Guy, Adam Gabriel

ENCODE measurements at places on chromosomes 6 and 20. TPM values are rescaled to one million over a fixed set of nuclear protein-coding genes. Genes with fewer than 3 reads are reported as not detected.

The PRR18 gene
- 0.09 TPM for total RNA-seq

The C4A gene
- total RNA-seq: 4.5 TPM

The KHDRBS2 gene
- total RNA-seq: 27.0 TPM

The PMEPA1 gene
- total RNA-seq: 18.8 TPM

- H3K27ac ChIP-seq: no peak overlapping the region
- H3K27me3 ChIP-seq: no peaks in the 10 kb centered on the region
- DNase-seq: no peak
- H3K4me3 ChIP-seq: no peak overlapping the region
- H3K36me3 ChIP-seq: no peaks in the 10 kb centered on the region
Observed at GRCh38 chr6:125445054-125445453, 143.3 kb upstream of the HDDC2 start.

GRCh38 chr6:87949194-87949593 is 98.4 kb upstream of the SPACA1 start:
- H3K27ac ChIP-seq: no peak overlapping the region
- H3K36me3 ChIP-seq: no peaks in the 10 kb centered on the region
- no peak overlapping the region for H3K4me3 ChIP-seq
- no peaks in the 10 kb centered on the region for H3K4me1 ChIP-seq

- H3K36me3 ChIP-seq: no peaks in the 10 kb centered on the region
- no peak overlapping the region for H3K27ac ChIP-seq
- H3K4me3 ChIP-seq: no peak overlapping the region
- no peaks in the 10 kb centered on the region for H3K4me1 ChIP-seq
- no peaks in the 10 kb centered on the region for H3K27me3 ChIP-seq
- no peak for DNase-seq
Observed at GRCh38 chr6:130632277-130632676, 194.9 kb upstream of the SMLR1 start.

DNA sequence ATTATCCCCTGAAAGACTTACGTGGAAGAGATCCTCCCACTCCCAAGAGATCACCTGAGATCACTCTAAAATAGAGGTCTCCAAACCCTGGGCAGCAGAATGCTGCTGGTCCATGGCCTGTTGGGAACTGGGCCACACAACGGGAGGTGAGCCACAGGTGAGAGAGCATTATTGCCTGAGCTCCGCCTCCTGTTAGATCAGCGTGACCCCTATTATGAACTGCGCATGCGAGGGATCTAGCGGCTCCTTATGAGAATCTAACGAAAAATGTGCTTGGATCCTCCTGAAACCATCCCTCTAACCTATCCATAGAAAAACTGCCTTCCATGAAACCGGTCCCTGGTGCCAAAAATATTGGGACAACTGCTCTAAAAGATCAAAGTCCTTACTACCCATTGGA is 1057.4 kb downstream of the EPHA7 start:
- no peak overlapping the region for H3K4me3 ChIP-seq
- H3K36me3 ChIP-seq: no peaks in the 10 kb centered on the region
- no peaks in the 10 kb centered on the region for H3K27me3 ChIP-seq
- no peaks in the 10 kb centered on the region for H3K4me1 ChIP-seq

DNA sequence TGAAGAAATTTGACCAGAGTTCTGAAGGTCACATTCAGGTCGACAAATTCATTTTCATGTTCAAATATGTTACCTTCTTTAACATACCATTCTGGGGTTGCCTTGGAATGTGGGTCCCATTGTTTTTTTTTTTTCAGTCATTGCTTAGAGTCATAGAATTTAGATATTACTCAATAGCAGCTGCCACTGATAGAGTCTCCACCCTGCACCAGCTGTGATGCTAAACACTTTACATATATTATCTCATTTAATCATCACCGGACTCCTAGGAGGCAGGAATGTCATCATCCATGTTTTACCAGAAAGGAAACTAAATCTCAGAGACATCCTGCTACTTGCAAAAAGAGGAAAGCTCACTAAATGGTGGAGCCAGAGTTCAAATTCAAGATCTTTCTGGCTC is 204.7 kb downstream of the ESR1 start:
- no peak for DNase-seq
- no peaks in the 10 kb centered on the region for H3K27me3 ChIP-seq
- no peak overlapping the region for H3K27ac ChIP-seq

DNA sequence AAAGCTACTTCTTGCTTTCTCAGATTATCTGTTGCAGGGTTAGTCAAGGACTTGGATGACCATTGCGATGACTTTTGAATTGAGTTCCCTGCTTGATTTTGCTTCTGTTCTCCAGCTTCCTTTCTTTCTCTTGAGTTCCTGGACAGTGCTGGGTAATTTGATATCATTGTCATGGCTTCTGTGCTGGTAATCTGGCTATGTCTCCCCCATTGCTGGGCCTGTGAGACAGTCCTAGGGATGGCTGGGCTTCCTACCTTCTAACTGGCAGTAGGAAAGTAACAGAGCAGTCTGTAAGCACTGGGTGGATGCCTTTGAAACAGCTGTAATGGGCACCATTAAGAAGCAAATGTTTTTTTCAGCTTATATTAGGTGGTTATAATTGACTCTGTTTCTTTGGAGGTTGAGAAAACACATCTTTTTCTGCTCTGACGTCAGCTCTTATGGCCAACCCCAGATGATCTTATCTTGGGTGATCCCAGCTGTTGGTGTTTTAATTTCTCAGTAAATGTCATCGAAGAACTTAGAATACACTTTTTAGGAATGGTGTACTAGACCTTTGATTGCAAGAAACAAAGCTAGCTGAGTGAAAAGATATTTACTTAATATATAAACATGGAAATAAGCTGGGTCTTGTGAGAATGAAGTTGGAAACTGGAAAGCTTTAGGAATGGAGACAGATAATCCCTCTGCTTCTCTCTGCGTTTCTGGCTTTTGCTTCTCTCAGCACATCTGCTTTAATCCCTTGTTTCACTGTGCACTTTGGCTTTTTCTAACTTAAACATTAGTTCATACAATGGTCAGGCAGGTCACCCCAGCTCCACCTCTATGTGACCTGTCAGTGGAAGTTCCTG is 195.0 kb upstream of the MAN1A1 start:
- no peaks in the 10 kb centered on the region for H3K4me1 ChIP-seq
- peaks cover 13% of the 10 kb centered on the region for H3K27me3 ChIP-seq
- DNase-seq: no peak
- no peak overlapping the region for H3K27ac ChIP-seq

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I set out to learn something basic about architecture, something foundational on which to situate the conceptual and rhetorical exercises played within the studio. In settings both academic and professional I had been encouraged to reduce my study of architecture to a cerebral and retinal game of sorts played out via ever-increasingly seductive imagery. It seemed apparent that in order to think about architecture I should have been involved in an act of architecture. My intentions, albeit naïve, were to engage architecture on its own terms, through its own medium, to return to first principles, if there ever were any, and to acquire a form of embodied architectural knowledge inseparable from its material becoming. There was no amount of hypothesizing, theorizing, no amount of digital sophistication that could supplant the basic educational experience gained from involving myself with real materials, in a real place, with a fully engaged being. With this in mind I journeyed into Ontario’s North, with little more than a hammer and saw and a desire for experience, that most brutal of teachers. I would engage in a basic act of building as a method of acquiring a deeper understanding of the subject I had been studying for several years yet whose essence I felt I knew very little about. The resultant document, informed by traditions of the primitive hut, records a journey towards architectural embodiment; it resides as an argument for the reintroduction of embodied forms of learning into the education of the architect.